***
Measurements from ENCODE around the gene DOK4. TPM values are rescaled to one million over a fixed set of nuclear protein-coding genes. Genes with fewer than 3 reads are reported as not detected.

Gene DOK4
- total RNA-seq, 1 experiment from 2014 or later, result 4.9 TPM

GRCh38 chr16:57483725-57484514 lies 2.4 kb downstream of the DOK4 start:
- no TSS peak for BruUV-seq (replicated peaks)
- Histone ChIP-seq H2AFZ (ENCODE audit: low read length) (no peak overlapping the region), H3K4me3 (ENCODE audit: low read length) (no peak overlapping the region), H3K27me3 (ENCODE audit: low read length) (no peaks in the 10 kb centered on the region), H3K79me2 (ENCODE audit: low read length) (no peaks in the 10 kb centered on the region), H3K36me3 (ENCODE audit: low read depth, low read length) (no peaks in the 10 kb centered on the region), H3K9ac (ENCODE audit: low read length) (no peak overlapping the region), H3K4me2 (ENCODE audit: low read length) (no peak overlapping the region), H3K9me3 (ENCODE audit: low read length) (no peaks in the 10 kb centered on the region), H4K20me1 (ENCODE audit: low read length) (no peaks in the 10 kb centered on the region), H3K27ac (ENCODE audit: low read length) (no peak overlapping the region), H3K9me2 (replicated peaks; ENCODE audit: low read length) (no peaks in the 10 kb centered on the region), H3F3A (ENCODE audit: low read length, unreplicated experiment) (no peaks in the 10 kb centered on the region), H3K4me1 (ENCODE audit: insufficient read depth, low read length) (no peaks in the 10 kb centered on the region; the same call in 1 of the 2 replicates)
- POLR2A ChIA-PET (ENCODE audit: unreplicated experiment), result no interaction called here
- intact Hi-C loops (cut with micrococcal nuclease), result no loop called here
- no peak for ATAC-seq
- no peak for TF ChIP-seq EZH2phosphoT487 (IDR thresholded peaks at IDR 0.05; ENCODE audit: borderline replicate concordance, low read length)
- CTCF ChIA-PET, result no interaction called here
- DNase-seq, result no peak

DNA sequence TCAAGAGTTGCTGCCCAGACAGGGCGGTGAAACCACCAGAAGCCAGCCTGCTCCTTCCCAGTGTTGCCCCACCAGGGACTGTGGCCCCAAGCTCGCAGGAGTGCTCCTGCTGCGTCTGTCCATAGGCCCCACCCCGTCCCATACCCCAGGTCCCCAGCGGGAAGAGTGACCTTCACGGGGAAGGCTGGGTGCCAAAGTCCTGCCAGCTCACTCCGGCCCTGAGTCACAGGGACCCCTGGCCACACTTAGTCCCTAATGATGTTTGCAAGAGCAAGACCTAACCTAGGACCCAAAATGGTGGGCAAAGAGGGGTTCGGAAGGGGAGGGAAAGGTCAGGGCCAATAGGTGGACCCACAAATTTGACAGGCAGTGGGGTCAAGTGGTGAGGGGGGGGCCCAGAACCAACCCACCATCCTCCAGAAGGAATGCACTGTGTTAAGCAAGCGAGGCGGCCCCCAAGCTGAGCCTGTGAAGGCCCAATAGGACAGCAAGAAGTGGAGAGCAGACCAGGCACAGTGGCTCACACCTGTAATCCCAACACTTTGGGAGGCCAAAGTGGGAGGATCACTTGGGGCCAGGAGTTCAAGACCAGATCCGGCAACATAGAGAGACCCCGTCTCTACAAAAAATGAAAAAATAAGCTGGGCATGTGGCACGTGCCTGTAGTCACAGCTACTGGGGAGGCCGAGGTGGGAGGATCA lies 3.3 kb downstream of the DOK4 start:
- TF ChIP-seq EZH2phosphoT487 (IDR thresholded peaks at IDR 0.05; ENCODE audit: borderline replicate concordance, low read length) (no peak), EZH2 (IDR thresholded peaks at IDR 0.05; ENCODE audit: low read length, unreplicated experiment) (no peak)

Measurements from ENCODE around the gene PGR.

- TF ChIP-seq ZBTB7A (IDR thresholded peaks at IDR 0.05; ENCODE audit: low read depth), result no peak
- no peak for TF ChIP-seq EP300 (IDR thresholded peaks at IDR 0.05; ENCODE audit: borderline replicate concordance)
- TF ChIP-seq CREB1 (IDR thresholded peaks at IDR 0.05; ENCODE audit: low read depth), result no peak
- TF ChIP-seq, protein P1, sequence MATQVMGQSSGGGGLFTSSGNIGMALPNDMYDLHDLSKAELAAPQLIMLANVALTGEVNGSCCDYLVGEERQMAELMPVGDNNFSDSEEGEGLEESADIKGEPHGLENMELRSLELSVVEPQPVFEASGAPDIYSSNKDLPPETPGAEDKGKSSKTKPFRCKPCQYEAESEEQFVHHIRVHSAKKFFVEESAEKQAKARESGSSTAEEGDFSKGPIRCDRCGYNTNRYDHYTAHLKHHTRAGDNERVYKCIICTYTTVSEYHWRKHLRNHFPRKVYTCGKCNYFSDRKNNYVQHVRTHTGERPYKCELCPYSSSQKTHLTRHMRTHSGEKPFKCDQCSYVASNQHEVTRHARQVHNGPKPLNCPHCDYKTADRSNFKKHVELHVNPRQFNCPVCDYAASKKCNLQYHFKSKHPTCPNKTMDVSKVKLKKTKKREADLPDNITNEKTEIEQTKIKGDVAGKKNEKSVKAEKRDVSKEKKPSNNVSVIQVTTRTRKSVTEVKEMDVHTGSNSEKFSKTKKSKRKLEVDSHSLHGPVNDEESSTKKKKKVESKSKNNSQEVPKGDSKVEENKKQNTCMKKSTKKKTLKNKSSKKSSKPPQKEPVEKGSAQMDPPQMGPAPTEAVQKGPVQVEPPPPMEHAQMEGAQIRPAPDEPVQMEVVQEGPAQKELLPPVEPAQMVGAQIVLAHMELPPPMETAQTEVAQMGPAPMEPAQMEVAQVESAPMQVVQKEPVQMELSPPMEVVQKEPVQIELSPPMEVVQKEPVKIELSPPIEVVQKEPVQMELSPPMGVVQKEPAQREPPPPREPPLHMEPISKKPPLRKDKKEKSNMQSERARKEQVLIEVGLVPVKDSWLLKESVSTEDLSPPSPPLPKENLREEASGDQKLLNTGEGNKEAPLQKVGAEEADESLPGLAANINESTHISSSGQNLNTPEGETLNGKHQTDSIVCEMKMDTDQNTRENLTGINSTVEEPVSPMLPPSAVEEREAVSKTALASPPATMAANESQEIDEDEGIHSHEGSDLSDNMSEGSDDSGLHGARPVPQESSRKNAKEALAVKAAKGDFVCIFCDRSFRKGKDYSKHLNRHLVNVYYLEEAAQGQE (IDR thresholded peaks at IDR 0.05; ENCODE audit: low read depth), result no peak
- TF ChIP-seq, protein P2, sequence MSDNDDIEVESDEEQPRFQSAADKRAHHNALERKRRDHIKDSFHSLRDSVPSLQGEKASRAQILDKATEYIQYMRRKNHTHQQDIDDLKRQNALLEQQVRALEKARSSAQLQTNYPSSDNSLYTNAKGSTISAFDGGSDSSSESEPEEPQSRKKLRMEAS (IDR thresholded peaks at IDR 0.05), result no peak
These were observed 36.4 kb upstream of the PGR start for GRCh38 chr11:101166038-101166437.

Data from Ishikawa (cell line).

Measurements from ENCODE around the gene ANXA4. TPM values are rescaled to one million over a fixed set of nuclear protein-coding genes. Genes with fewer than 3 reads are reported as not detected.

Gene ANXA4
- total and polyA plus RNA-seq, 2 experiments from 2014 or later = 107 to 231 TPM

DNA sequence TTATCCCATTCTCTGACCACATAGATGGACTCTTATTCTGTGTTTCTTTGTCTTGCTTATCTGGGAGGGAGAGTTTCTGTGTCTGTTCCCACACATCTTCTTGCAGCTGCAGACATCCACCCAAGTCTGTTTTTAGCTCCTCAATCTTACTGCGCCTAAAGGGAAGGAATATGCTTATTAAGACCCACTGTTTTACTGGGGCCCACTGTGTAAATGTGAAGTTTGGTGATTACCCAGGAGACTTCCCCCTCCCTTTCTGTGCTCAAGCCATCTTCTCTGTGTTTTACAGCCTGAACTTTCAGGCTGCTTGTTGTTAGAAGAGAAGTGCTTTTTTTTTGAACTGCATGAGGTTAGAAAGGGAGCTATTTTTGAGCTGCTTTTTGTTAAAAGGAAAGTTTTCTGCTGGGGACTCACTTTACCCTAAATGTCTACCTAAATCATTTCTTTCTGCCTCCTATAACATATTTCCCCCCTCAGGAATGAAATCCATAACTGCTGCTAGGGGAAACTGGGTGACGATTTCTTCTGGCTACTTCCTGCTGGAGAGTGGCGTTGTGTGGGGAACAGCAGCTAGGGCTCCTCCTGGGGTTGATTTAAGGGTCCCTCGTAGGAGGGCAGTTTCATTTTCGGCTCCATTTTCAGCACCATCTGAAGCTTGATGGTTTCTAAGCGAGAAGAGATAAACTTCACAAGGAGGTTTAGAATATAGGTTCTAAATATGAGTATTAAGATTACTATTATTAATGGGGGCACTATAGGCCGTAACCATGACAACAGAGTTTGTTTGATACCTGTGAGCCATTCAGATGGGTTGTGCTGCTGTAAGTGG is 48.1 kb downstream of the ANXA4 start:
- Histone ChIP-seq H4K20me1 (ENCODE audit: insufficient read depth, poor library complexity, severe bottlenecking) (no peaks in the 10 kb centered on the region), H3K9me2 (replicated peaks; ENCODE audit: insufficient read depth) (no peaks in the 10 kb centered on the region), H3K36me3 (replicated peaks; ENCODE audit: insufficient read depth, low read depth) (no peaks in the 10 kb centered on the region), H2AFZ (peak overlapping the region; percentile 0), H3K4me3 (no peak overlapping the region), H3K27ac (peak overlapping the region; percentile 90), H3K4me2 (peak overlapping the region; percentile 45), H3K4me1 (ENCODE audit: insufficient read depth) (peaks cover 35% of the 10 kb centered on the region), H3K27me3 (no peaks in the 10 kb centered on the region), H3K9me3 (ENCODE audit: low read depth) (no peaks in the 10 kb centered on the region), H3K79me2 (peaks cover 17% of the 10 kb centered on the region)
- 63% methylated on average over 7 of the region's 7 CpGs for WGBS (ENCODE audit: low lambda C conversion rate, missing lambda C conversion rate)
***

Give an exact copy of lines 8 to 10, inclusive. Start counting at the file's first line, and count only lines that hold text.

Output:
- intact Hi-C loops (cut with micrococcal nuclease), result no loop called here
- no peak for ATAC-seq
- no peak for TF ChIP-seq EZH2phosphoT487 (IDR thresholded peaks at IDR 0.05; ENCODE audit: borderline replicate concordance, low read length)